Divorce and Debt: How Splitting Up Affects Your Student Loans

student loans and divorce

When I was 25, I went through a divorce. That meant we had to split up all our assets and debts. Needless to say, going through a divorce can be a long and grueling process of untangling your commingled finances, especially when you have debt.

Dealing with student loans and divorce, in particular, is a bit more complicated and requires some additional knowledge beforehand. If you’re married with student loan debt and are considering divorce, here’s how the process will affect you and how to prepare.

Dealing with student loans and divorce

Going through a divorce is difficult and there are no simple answers when it comes to splitting up your student loans. There are many different factors that must be considered, so let’s start with the basics. Who is responsible for the student loans after the divorce?

Know your state’s laws

When going through a divorce, you must divide all of your assets and debts in accordance to the laws of the state you live in.

Anything you jointly own is considered marital property and will be divided according to whether you live in a “community property” or “equitable distribution” state.

In a community property state, both spouses have equal ownership of all marital property and everything is split 50-50.

In an equitable distribution state, the division of marital property is more complicated since each spouse has a legal claim to a fair and equitable portion of any assets – which may or may not mean a 50-50 split. Most states are equitable distribution states and the courts will have the final decision regarding what constitutes fair and equitable distribution of the property.

At times, assets are divided amongst spouses differently than the debts are. Usually, however, they are divided using the same formula. Funny, though, no one ever seems to fight over who gets to keep the debt!

Student loan debt before marriage

If you and your spouse have an equal amount of student loan debt, the divorce arrangement is a little easier to work out. You each simply take responsibility for your own student loans and make the payments.

However, if one spouse has more student loan debt than the other, the couple and their legal council will have to come to an agreement for dividing up the debts and assets in order to balance things out.

One of the most common misconceptions about dividing student loan debt is that all debt obtained before getting married becomes shared debt once you’re married. This is not always the case.

Legally, any student loan debt you incurred before getting married is considered separate property and remains so after the divorce (with the exception of a prenup stating otherwise). So if you borrowed $70,000 to attend law school before marrying your spouse, congratulations, that debt is forever yours.

Student loan debt after marriage

The division of student loan debt becomes a bit trickier if the loans were obtained during the marriage. In some cases, the spouse who has the student loan debt isn’t necessarily the one who’s the breadwinner or makes the loan payments. How this debt is divided, again, goes back to what state you live in as well as which spouse benefited from borrowing the student loan funds.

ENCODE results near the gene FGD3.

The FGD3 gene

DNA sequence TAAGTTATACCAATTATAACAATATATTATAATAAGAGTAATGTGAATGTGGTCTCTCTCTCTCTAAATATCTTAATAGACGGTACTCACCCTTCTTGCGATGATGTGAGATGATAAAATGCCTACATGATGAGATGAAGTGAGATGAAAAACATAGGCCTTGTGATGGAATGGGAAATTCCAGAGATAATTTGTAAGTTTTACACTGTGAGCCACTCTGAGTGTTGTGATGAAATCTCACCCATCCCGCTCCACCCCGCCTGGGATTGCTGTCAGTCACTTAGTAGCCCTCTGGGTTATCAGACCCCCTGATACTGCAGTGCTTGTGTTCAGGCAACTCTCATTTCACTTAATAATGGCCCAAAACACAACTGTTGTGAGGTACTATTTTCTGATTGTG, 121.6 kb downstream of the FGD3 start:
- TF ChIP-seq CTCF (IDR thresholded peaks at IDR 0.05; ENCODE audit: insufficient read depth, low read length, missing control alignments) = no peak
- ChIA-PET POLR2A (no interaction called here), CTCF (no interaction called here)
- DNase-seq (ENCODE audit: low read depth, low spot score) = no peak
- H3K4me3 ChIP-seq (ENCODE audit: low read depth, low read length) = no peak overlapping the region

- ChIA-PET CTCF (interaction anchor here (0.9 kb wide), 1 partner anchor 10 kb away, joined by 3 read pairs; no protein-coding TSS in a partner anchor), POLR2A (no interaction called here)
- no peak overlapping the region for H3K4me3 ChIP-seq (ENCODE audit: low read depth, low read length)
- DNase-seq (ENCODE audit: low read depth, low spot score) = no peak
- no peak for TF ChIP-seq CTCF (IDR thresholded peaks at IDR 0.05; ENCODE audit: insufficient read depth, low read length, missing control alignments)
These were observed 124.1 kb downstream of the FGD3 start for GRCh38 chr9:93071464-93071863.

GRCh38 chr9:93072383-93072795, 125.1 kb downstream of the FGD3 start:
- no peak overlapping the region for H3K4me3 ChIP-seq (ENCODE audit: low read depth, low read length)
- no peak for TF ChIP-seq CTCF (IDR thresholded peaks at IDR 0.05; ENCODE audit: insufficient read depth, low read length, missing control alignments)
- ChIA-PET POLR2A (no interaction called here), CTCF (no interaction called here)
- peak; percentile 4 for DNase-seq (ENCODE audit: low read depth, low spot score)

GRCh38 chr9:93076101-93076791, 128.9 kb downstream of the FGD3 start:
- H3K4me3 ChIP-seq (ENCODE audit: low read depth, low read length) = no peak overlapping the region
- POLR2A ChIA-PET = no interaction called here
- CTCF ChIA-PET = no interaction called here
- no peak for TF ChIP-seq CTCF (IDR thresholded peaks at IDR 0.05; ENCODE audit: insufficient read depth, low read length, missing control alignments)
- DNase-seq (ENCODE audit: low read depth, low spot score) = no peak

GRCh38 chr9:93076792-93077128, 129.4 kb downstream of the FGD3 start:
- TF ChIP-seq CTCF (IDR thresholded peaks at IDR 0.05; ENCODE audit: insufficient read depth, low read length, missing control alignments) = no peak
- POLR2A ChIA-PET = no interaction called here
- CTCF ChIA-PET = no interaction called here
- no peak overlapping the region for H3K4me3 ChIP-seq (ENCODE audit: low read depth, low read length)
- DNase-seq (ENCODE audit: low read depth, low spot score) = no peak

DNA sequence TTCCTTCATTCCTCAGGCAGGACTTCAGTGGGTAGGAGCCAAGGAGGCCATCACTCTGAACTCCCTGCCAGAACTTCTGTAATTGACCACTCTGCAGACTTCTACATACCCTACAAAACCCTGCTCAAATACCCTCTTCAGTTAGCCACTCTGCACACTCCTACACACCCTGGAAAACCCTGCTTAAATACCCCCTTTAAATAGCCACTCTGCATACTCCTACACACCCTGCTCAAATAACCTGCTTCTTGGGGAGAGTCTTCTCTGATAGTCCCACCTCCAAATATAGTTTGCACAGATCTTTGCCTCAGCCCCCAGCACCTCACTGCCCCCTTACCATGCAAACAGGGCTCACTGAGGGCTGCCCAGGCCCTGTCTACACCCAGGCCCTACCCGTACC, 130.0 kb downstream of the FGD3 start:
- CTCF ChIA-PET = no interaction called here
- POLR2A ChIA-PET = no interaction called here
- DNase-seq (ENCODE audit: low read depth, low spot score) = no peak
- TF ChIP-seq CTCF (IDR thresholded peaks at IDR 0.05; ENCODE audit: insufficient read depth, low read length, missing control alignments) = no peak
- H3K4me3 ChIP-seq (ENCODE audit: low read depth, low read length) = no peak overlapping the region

In some cases, the courts have awarded in favor of the supporting spouse who offered aid to the spouse who borrowed the student loans. This can include driving the student to campus, taking over the household chores, and even delaying their own education.

In this case, the supporting spouse offset the value of the debt by helping their partner with the degree in non-monetary ways and may not be responsible for making the actual payments.

3 important questions to ask

As you’re going through a divorce and must divide your student loan debt, here are three important questions to ask that will help determine a fair outcome.

1. What was the money used for?

In most cases, the funds from a student loan go towards paying tuition, school fees, books, and other education materials in the pursuit of a degree.

However, some of the money borrowed can inevitably go towards living expenses and other costs which benefit the entire family. This should be taken into consideration for purposes of repaying the debt and how each spouse benefited from the money.

2. What is the earning power of each spouse?

When calculating equitable distribution of assets and debt, take into account each spouse’s ability to support themselves and any dependents.

If one spouse has no significant income or earning potential on their own, the courts will be less likely to deem it fair for that spouse to incur part of the student loan debt responsibility.

3. Did the borrower earn a degree during the marriage?

If the student loan borrower did earn a degree as a result of the debt, it needs to be determined whether that degree is considered separate or marital property, and this is determined by where you live.

In some states, such as New York, a professional degree earned during the marriage can be considered marital property due to the lifetime earning potential. Any debt incurred while obtaining what’s considered marital property is most always categorized as marital debt. This means that both spouses are responsible for a portion of the student loan debt repayment.

Division of assets and student loan debt

In most cases, student loan debt is still the responsibility of the person who incurred it. But there are exceptions depending on your personal situation and what the courts decide is fair and equitable division for both spouses.

Be sure to consider all the possibilities and consult with a lawyer prior to divorcing so you know what to expect. Divorce is never an easy process, but you can make it a little less painful by being financially prepared.

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Published in Student Loan Repayment